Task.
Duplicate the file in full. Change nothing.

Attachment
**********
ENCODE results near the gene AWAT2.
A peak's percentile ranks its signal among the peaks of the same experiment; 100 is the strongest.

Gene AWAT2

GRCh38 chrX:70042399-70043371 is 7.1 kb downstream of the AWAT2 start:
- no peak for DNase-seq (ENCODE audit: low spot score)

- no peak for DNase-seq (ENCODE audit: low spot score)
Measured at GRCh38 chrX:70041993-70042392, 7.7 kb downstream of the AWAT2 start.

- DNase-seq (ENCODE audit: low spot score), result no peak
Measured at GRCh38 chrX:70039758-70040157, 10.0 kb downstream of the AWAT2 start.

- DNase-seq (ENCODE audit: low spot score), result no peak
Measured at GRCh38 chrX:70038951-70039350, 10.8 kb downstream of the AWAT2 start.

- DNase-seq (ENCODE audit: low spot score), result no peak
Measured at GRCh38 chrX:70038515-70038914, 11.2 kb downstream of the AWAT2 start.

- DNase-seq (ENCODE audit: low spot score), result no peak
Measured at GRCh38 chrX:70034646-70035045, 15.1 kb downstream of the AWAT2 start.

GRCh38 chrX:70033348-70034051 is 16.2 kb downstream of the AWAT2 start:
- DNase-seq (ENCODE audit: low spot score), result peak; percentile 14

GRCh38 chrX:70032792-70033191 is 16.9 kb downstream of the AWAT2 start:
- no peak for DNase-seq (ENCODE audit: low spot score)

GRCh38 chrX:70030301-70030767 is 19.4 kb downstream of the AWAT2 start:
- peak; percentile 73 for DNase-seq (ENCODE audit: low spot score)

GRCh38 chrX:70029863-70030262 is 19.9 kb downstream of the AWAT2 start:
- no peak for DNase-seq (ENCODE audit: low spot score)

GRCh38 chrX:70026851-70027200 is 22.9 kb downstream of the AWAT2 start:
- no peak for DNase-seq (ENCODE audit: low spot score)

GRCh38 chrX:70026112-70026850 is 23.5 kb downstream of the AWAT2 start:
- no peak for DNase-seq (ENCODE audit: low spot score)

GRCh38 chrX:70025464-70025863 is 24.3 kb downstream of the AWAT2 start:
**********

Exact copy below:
ENCODE results near the gene AWAT2.
A peak's percentile ranks its signal among the peaks of the same experiment; 100 is the strongest.

Gene AWAT2

GRCh38 chrX:70042399-70043371 is 7.1 kb downstream of the AWAT2 start:
- no peak for DNase-seq (ENCODE audit: low spot score)

- no peak for DNase-seq (ENCODE audit: low spot score)
Measured at GRCh38 chrX:70041993-70042392, 7.7 kb downstream of the AWAT2 start.

- DNase-seq (ENCODE audit: low spot score), result no peak
Measured at GRCh38 chrX:70039758-70040157, 10.0 kb downstream of the AWAT2 start.

- DNase-seq (ENCODE audit: low spot score), result no peak
Measured at GRCh38 chrX:70038951-70039350, 10.8 kb downstream of the AWAT2 start.

- DNase-seq (ENCODE audit: low spot score), result no peak
Measured at GRCh38 chrX:70038515-70038914, 11.2 kb downstream of the AWAT2 start.

- DNase-seq (ENCODE audit: low spot score), result no peak
Measured at GRCh38 chrX:70034646-70035045, 15.1 kb downstream of the AWAT2 start.

GRCh38 chrX:70033348-70034051 is 16.2 kb downstream of the AWAT2 start:
- DNase-seq (ENCODE audit: low spot score), result peak; percentile 14

GRCh38 chrX:70032792-70033191 is 16.9 kb downstream of the AWAT2 start:
- no peak for DNase-seq (ENCODE audit: low spot score)

GRCh38 chrX:70030301-70030767 is 19.4 kb downstream of the AWAT2 start:
- peak; percentile 73 for DNase-seq (ENCODE audit: low spot score)

GRCh38 chrX:70029863-70030262 is 19.9 kb downstream of the AWAT2 start:
- no peak for DNase-seq (ENCODE audit: low spot score)

GRCh38 chrX:70026851-70027200 is 22.9 kb downstream of the AWAT2 start:
- no peak for DNase-seq (ENCODE audit: low spot score)

GRCh38 chrX:70026112-70026850 is 23.5 kb downstream of the AWAT2 start:
- no peak for DNase-seq (ENCODE audit: low spot score)

GRCh38 chrX:70025464-70025863 is 24.3 kb downstream of the AWAT2 start: